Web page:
Steven Gerald James Wright
The serial murderer was born in the Norfolk village in 1958. Wright's parents divorced during the 1960s and Wright lived with his father. He joined the Merchant Navy and married. However, the couple separated in 1987. Wright worked as a steward, barman, lorry driver and was a fork-lift truck driver at the time of his arrest. Lindi St Clair, a former prostitute, claimed to have been attacked by Steve Wright. He also exhibited gambling and drinking behavior and had incurred large debts largely because of gambling. He was sued to visiting prostitutes on many occasions.
Wright's motivations behind the murders have never been known. He simply answered in no comment to every question he was asked. When the bodies getting discovered and recovered, the coverage was confined to the local media. However, the story got a major exposure on a national and international level soon. Interviews with Stephens were released by BBC and the Daily Mirror before his arrest. His pictures and images were used in many media articles. Linked to Jack the Ripper, many sections of media used the term "Suffolk Strangler”.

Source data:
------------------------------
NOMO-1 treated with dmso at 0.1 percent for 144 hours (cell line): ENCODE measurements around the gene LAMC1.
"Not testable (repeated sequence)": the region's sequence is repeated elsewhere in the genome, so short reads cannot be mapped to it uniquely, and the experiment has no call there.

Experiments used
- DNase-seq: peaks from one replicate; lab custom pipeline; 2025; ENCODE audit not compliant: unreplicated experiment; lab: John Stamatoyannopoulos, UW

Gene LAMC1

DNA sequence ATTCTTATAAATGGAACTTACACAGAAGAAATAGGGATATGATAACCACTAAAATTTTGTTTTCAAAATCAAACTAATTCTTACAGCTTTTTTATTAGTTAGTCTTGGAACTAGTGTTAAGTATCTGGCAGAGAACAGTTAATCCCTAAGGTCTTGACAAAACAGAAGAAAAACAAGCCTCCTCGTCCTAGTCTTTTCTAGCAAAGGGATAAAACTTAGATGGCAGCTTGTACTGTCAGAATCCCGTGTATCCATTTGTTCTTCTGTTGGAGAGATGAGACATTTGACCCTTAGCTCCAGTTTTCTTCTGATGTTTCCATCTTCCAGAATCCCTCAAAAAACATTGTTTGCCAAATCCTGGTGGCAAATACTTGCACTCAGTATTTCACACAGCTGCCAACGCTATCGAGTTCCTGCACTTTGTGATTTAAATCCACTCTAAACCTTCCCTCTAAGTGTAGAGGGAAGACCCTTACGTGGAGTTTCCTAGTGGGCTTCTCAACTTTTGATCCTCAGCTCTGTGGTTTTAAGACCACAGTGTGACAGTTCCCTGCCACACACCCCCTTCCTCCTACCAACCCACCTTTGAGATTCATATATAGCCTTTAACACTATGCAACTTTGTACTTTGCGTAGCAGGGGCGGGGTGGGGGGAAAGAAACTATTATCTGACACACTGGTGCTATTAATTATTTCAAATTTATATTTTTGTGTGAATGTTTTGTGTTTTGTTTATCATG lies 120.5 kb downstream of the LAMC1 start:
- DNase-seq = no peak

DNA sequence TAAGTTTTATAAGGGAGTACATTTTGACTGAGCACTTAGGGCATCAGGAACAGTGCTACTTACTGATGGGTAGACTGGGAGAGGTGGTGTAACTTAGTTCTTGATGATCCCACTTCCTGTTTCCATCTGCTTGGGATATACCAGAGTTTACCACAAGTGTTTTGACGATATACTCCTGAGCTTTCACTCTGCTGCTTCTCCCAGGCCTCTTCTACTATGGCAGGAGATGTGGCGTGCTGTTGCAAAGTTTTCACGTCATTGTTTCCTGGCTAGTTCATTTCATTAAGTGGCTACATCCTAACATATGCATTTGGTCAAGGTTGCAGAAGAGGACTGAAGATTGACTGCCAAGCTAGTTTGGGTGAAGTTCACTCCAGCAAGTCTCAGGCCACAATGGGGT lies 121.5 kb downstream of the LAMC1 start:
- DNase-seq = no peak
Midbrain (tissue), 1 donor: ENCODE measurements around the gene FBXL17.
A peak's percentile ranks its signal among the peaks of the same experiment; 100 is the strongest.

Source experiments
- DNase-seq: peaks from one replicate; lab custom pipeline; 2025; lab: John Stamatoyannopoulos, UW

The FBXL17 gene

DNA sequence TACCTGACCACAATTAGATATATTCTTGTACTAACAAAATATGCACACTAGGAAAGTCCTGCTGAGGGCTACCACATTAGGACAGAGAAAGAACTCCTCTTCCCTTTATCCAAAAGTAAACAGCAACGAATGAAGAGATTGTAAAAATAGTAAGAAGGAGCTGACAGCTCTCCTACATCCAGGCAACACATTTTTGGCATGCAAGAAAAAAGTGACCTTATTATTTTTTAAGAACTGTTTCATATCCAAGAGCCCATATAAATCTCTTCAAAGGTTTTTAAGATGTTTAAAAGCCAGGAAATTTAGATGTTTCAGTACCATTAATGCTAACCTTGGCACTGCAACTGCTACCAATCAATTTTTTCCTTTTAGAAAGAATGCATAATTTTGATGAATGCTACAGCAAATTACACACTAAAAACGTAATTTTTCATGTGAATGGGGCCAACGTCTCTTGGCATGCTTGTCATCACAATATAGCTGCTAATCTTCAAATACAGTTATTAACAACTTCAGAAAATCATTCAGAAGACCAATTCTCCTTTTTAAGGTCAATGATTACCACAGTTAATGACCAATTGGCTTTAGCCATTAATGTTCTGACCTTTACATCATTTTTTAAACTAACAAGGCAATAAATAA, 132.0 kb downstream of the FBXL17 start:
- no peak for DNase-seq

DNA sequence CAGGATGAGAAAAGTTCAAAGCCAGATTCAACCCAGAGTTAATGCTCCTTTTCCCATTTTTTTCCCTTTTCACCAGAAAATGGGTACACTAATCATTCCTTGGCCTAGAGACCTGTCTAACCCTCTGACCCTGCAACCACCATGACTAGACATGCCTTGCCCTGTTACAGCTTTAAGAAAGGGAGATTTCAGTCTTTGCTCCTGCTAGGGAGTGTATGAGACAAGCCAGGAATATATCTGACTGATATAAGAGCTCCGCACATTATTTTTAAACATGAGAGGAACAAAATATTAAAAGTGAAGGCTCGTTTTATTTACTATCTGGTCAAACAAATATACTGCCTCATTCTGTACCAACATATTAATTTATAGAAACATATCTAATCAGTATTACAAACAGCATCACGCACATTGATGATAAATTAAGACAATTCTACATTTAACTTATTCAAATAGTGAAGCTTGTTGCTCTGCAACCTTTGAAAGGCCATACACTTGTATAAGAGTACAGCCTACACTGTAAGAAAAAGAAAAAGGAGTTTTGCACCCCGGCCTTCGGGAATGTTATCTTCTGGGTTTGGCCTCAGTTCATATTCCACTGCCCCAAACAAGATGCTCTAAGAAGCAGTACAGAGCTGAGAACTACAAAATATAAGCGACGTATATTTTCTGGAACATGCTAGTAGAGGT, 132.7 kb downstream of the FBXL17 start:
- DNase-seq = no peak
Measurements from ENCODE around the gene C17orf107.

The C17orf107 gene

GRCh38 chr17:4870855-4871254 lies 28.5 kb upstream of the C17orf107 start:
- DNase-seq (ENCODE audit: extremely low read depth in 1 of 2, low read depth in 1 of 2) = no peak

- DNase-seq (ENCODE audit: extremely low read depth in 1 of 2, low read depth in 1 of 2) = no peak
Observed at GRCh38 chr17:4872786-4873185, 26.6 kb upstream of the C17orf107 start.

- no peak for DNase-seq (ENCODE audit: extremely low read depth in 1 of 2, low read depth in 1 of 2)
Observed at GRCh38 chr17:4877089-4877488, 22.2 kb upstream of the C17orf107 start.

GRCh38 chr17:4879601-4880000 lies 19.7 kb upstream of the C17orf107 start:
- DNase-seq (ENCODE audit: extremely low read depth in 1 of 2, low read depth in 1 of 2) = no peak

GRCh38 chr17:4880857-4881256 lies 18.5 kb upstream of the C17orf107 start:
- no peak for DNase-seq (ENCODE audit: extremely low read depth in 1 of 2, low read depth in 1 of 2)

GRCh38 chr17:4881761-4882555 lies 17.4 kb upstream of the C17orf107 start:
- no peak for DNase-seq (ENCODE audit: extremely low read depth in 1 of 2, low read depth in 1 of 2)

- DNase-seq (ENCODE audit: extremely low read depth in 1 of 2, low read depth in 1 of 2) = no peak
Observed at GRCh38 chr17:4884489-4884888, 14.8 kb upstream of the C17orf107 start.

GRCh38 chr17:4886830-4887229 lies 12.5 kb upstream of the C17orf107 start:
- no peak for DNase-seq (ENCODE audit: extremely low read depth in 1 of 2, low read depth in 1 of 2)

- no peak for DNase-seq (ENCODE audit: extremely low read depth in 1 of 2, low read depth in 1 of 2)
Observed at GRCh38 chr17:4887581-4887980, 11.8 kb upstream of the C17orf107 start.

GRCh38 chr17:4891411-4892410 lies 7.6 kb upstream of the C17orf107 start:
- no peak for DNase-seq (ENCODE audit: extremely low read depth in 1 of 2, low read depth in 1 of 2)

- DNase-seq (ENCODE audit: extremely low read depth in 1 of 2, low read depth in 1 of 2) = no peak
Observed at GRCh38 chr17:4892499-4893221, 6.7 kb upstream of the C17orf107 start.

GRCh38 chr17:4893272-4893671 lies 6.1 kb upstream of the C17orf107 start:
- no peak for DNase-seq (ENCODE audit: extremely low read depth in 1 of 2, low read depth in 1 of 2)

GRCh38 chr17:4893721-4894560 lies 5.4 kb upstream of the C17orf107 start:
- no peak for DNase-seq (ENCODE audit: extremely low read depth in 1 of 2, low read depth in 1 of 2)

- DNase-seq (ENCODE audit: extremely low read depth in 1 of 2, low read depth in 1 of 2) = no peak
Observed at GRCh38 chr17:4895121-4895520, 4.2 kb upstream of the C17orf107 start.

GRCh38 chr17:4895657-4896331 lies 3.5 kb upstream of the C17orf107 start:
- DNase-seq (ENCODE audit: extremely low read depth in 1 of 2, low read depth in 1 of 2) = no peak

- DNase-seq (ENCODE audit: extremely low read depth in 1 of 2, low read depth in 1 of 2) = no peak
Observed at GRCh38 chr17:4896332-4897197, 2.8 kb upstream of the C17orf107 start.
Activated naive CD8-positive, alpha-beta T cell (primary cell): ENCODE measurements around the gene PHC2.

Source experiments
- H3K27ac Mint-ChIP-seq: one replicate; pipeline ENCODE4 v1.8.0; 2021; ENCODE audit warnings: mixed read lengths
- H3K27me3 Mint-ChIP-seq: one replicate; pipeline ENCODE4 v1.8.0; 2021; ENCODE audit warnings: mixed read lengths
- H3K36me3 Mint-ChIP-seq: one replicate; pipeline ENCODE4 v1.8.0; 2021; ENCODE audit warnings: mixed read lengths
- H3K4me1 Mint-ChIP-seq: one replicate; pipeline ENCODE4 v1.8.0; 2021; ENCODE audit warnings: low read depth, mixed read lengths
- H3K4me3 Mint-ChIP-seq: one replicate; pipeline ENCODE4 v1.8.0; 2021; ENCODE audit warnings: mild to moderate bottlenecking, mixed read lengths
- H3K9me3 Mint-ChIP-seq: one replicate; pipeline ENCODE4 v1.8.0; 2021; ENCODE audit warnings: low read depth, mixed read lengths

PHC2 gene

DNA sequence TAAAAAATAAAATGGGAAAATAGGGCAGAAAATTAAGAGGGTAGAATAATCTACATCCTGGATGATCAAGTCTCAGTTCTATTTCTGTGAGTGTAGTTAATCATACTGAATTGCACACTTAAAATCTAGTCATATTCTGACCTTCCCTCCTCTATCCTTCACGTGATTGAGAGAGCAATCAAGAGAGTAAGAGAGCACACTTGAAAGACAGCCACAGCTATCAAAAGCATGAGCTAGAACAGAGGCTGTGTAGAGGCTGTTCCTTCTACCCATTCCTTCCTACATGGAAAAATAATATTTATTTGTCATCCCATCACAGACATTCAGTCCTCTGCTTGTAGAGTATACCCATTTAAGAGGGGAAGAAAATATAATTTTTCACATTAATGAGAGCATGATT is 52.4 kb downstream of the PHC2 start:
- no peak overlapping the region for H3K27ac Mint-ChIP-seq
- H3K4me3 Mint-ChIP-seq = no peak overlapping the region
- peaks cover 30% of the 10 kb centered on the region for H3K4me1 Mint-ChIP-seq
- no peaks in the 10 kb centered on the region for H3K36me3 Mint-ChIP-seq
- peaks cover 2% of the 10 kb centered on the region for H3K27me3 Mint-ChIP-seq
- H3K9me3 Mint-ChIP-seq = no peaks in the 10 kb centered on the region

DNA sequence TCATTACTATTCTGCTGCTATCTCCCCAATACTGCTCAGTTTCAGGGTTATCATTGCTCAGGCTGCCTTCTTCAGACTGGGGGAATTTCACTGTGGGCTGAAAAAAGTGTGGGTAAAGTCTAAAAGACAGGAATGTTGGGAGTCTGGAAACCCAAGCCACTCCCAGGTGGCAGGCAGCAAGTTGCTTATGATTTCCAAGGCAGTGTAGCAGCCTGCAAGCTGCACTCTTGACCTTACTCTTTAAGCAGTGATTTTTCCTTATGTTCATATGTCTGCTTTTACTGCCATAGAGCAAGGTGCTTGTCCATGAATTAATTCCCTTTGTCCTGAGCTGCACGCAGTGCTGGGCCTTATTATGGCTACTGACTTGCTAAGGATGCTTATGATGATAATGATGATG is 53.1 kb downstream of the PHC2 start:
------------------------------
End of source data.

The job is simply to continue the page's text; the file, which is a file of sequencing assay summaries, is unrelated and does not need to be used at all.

Forensic evidence against Steven Wright
The series of murders pointed towards a serial killer case. There was a killer who was murdering and then carrying the bodies to the isolated location and dumping them there. Three victims were murdered within a week. As the bodies were dumped near water bodies, there was little hope of finding any of his DNA. However, the last victim had been hurriedly left beside a busy road, and thus, this maximized the chances of DNA or any forensic evidence to be recovered by the police. When Steven Wright committed a petty theft in 2001 and had had DNA samples taken then, he would certainly have been more careful when murdering those women. In this case, it is not the DNA evidence that is consistent with his being the killer, but is consistent with his being the defendant.